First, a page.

Republican Gov. Nikki Haley has promised to pay back the state for her use of State Law Enforcement Division security personnel on campaign fundraising trips after being asked about the practice by an Upstate newspaper.
According to the Spartanburg Herald-Journal’s Stephen Largen, SLED agents racked up over $16,000 accompanying the governor to seven out-of-state private fundraisers since Haley took office. While the first trip happened just over a month after the governor was sworn in, Haley’s campaign is only paying back the state after being caught by the Herald-Journal’s Freedom of Information Act request.
Common Cause of South Carolina Director John Crangle told the Herald-Journal it seems obvious the governor had no intention of reimbursing the state until being asked about it. Senate Democratic Caucus Political Director Phil Bailey agreed, commenting that Haley’s office “got caught with their hand in the cookie jar, and all of a sudden there’s a new policy.”
State ethics laws forbid politicians from using state resources to further their campaigns, so the governor’s office may have intended to claim the trips were official business in order to pass the costs off to SLED. Even if Haley had planned to pay back the security costs, the governor’s year-long use of state resources for political fundraisers still amounts to an interest-free loan to her campaign.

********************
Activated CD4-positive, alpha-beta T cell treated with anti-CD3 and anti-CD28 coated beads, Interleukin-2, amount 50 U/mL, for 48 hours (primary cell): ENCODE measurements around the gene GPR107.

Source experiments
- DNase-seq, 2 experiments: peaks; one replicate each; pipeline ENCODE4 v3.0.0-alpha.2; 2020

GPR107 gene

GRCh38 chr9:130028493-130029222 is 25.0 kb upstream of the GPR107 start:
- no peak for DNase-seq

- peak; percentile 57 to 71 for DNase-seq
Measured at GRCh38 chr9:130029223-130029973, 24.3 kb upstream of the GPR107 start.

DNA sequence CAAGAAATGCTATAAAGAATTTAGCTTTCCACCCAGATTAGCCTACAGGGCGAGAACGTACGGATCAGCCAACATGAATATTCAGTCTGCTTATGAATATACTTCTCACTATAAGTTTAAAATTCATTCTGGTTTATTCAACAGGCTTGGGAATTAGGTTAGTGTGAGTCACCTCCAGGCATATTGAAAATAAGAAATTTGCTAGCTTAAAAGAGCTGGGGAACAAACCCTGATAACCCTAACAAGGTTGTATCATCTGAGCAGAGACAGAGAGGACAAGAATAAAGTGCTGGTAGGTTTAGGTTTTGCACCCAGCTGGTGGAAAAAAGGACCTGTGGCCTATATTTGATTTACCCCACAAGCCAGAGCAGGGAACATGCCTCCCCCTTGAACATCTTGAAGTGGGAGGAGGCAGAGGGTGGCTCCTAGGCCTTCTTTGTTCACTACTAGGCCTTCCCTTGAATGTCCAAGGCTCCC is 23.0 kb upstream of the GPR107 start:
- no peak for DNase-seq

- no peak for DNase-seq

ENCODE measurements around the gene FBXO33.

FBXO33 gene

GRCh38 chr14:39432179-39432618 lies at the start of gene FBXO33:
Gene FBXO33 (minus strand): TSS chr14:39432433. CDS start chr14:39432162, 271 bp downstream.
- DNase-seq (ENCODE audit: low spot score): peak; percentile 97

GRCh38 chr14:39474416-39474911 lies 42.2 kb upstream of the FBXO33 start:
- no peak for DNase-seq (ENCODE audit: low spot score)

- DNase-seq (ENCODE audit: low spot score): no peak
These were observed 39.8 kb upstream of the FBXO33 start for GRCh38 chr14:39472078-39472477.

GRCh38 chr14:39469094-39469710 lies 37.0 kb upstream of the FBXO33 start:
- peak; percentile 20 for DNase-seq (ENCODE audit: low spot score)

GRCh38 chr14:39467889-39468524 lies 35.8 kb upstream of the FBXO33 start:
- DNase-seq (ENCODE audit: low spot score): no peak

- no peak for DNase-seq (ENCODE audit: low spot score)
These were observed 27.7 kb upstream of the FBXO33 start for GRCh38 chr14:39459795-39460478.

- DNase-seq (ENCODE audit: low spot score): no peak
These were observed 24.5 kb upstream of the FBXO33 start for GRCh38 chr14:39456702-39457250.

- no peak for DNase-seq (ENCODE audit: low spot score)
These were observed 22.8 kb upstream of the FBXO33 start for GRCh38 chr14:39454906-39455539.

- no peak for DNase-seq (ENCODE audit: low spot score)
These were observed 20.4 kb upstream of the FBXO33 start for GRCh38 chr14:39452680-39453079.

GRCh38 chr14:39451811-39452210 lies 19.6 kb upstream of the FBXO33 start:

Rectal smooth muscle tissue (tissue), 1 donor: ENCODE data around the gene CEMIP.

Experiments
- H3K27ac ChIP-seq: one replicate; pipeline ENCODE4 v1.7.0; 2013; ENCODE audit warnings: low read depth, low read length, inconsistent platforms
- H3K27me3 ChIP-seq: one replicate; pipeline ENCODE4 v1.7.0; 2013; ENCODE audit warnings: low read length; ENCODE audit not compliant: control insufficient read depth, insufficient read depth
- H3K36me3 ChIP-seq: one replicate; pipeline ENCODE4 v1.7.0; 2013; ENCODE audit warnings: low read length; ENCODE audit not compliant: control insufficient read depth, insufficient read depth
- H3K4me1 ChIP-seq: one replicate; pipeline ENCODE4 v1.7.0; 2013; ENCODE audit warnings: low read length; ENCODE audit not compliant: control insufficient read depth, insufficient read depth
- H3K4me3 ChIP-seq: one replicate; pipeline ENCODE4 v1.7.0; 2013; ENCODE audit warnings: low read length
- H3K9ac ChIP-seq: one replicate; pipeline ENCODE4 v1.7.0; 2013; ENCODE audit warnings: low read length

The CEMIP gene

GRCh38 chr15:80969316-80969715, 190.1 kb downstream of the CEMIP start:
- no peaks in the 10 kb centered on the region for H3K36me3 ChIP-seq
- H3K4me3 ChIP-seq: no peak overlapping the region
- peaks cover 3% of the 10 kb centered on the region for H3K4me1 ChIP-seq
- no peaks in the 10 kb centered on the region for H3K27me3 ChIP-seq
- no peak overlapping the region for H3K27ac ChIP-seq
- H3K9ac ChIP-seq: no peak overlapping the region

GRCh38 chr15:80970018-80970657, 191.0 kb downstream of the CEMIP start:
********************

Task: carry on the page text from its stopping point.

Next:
SLED wouldn’t comment on the actual size of the governor’s security detail, but sources tell Palmetto Public Record at least three agents accompany Haley on out-of-state trips. For some perspective, North Carolina Gov. Bev Perdue and former Virginia Gov. Mark Warner never traveled with more than two security personnel, according to sources familiar with the Democratic governors’ security and travel arrangements. Warner’s successor, Tim Kaine, only took one security officer on domestic trips while governor, despite a national position that was arguably higher-profile than Haley’s.
Of course, this isn’t the first time Haley has been busted for using state resources for personal business. Republican Sen. Jake Knotts introduced a bill that would limit the governor’s security detail to performing security work only after a member of her detail was caught fetching drinks for the governor last year at the Heritage golf tournament. That bill is being reviewed by a Senate Judiciary Subcommittee.